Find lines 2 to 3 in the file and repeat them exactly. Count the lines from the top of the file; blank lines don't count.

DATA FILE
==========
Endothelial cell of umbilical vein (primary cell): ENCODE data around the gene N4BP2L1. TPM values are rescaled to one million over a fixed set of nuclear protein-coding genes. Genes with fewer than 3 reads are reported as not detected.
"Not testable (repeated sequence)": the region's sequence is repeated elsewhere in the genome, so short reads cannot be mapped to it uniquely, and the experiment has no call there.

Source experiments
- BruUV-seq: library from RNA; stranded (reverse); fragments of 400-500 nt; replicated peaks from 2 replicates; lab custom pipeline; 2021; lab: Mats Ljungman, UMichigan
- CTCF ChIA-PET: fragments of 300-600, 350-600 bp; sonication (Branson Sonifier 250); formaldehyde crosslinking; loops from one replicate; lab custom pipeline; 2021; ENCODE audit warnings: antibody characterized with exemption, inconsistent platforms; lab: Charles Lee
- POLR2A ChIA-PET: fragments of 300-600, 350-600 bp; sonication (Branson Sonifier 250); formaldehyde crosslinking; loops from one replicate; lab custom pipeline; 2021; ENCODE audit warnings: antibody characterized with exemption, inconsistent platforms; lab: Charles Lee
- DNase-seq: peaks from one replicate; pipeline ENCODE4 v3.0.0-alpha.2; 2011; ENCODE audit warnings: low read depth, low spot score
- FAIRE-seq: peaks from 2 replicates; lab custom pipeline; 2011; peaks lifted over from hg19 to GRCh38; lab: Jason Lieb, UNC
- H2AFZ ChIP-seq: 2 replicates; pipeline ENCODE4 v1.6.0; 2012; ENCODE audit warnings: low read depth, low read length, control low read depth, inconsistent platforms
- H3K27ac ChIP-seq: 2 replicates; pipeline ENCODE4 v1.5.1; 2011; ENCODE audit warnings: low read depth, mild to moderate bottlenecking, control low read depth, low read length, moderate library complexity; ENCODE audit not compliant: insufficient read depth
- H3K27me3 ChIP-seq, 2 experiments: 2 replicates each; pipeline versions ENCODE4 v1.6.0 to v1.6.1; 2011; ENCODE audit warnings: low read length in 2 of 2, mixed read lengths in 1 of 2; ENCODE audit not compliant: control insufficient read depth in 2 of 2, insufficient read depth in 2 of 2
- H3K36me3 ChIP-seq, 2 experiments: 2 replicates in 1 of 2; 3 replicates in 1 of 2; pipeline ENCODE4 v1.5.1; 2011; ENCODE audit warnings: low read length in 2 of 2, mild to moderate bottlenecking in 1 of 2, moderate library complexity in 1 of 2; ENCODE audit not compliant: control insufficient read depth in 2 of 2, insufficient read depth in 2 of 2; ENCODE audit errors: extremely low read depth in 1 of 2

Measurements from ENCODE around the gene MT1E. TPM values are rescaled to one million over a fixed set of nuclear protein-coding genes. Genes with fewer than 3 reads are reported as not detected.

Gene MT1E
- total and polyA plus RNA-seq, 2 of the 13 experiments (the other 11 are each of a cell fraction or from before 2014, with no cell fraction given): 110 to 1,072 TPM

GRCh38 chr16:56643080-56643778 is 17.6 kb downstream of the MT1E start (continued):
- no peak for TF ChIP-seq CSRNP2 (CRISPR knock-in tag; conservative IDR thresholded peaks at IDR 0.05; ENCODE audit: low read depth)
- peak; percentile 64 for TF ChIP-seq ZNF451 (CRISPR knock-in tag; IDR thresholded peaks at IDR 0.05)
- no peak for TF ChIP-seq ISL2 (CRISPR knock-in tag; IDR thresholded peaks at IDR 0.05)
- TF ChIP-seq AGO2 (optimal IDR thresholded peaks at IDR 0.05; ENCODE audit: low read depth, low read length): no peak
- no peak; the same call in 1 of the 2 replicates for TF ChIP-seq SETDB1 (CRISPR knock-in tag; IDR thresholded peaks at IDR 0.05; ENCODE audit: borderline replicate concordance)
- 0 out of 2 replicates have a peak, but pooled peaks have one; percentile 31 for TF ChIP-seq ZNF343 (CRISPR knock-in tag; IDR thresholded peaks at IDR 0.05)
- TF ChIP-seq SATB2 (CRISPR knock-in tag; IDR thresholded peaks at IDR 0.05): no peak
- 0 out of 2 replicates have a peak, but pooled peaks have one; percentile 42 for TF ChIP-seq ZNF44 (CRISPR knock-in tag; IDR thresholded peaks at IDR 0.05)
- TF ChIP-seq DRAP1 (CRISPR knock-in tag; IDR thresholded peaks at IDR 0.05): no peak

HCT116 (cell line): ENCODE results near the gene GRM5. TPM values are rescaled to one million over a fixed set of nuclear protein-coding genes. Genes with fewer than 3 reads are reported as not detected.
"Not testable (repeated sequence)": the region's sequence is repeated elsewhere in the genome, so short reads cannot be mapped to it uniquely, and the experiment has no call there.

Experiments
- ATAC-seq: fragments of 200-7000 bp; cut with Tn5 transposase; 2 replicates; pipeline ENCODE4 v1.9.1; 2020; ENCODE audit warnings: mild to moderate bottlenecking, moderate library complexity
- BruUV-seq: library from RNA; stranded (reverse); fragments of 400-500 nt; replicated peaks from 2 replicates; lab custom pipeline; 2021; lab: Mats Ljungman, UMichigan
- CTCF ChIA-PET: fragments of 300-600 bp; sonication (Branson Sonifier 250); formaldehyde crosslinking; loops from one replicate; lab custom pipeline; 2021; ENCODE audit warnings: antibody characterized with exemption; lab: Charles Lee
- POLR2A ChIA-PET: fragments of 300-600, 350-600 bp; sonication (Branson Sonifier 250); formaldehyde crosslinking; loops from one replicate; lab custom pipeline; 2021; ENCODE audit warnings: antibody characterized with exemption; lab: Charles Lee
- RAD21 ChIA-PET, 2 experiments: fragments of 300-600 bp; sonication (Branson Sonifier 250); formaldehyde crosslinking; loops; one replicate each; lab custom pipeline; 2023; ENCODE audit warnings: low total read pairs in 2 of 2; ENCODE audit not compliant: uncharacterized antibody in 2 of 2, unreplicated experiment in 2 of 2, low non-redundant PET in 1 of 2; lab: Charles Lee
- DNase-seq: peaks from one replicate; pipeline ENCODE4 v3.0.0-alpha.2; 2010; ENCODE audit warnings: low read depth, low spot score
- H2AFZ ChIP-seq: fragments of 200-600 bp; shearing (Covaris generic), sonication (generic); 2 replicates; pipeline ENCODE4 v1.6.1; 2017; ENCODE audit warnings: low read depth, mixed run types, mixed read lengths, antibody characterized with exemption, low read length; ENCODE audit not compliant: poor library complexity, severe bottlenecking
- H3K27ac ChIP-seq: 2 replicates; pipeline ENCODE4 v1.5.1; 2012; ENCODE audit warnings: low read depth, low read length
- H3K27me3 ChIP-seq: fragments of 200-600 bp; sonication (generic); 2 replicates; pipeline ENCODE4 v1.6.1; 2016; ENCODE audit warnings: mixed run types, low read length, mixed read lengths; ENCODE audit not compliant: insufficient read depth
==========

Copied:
"Not testable (repeated sequence)": the region's sequence is repeated elsewhere in the genome, so short reads cannot be mapped to it uniquely, and the experiment has no call there.

Source experiments